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Neptune

Neptune

[nep-toon, -tyoon]
Neptune, in astronomy, 8th planet from the sun at a mean distance of about 2.8 billion mi (4.5 billion km) with an orbit lying between those of Uranus and the dwarf planet Pluto; its period of revolution is about 165 years. (Pluto has such a highly elliptical orbit that from 1979 to 1999 it was closer to the sun than Neptune; it will remain farther from the sun for 220 years, when it will again pass inside Neptune's orbit.) Neptune was discovered as the result of observed irregularities in the motion of Uranus and was the first planet to be discovered on the basis of theoretical calculations. J. C. Adams of Britain and U. J. Leverrier of France independently predicted the position of Neptune, and it was discovered by J. C. Galle in 1846, the day after he received Leverrier's prediction. Neptune has an equatorial diameter of about 30,700 mi (49,400 km), nearly four times that of the earth, and a mass about 17 times the earth's mass. It is much like Uranus and the other giant planets, with a thick atmosphere of hydrogen, helium, methane, and ammonia, a relatively low density, and a rapid period of rotation. On Aug. 24-25, 1989, the U.S. spacecraft Voyager 2 observed Neptune and its moons. It discovered that Neptune's atmosphere has zones like Jupiter's as well as giant storm systems as dark spots on its surface. Although Neptune receives a much smaller fraction of the sun's radiation than does Uranus, its surface temperature is similar: -350°F; (-212°C;).This may indicate a possible internal heat source. Neptune's largest moon, Triton, was discovered in 1846, a month after the discovery of the planet itself. Triton has a diameter of about 1,700 mi (2,700 km), and its motion is retrograde (see retrograde motion), i.e., opposite to that of the planet's rotation. Its surface temperature is -400°F; (-240°C;), making it one of the coldest objects in the solar system. Nereid, discovered in 1949, has a diameter of about 210 mi (338 km), is very faint, and has a highly elliptic orbit; it may be of asteroid origin. Voyager discovered six smaller dark moons orbiting between the planet and Triton: Naiad, Thalassa, Despina, Galatea, Larissa, and Proteus—all irregularly shaped, ranging from 35 to 260 mi (58-418 km) in diameter. Since Neptune was named for the Roman god of the sea, its moons were named for various lesser sea gods and nymphs in Greek mythology. Five additional moons, as yet unnamed, were discovered using earth-based telescopes in 2002 and 2003. Voyager also found a faint ring system with three bands. These are named Adams, Leverrier, and Galle in honor of the planet's discoverers. Composed of small rocks and dust, the rings are not uniform in thickness or density. Adams, the outermost, contains three prominent arcs named Liberty, Equality, and Fraternity.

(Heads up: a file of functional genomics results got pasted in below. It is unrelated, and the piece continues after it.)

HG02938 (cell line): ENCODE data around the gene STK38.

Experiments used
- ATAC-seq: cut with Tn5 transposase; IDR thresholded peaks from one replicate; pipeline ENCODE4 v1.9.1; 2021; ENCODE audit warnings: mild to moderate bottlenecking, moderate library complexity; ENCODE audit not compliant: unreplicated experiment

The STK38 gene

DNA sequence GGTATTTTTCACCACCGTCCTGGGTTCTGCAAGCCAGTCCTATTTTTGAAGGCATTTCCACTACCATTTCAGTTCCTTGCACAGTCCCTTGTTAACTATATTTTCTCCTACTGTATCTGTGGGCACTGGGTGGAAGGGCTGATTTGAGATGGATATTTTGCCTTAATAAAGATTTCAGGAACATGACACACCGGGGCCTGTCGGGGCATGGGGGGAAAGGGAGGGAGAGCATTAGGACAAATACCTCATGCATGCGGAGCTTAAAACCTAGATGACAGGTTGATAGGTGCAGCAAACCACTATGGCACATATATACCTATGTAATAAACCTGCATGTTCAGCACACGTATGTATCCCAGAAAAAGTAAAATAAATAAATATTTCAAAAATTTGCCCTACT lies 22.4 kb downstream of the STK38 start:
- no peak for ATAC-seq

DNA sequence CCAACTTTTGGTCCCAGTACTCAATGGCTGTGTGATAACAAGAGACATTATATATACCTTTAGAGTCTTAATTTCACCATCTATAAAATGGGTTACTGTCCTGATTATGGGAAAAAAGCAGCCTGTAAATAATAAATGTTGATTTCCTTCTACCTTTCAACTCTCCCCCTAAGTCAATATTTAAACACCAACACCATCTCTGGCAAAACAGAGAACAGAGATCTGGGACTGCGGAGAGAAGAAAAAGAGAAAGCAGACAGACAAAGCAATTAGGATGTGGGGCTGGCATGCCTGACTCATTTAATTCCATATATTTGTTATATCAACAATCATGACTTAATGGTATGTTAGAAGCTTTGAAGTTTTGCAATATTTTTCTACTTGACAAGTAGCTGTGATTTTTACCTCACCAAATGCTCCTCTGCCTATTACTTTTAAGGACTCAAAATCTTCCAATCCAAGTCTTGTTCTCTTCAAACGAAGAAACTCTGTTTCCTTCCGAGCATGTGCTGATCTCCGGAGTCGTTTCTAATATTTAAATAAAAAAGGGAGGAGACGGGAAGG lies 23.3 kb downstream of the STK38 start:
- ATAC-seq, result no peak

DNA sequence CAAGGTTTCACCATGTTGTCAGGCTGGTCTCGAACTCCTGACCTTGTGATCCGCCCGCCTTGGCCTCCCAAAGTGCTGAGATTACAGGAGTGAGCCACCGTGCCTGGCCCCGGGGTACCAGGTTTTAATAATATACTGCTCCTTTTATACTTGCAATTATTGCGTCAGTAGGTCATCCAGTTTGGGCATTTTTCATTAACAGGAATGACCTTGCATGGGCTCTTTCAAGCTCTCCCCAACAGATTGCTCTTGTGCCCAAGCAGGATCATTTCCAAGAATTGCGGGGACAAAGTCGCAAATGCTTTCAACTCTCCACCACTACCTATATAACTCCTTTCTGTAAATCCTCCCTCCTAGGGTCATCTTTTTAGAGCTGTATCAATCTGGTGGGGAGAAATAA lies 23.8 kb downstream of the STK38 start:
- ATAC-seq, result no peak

See P. Moore, Planet Neptune (1989); E. Burgess, Far Encounter: The Neptune System (1992); G. E. Hunt et al., Atlas of Neptune (1994).

Neptune, in Roman religion and mythology, god of water. He was presumably an indigenous god of fertility, but in later times he was identified with the Greek Poseidon, god of the sea. At his festival, the Neptunalia (July 23), arbors were dedicated to him.

Neptune holding his trident, classical sculpture; in the Lateran Museum, Rome

In Roman religion, the god of water. Neptune was originally the god of fresh water, but by 399 BC he was identified with the Greek god Poseidon and thus became a deity of the sea. His female counterpart, Salacia, probably began as a goddess of spring water but was later equated with the Greek goddess Amphitrite. Neptune's festival (Neptunalia) took place in the heat of summer (July 23), when fresh water was scarcest. In art Neptune is often given Poseidon's attributes, the trident and dolphin.

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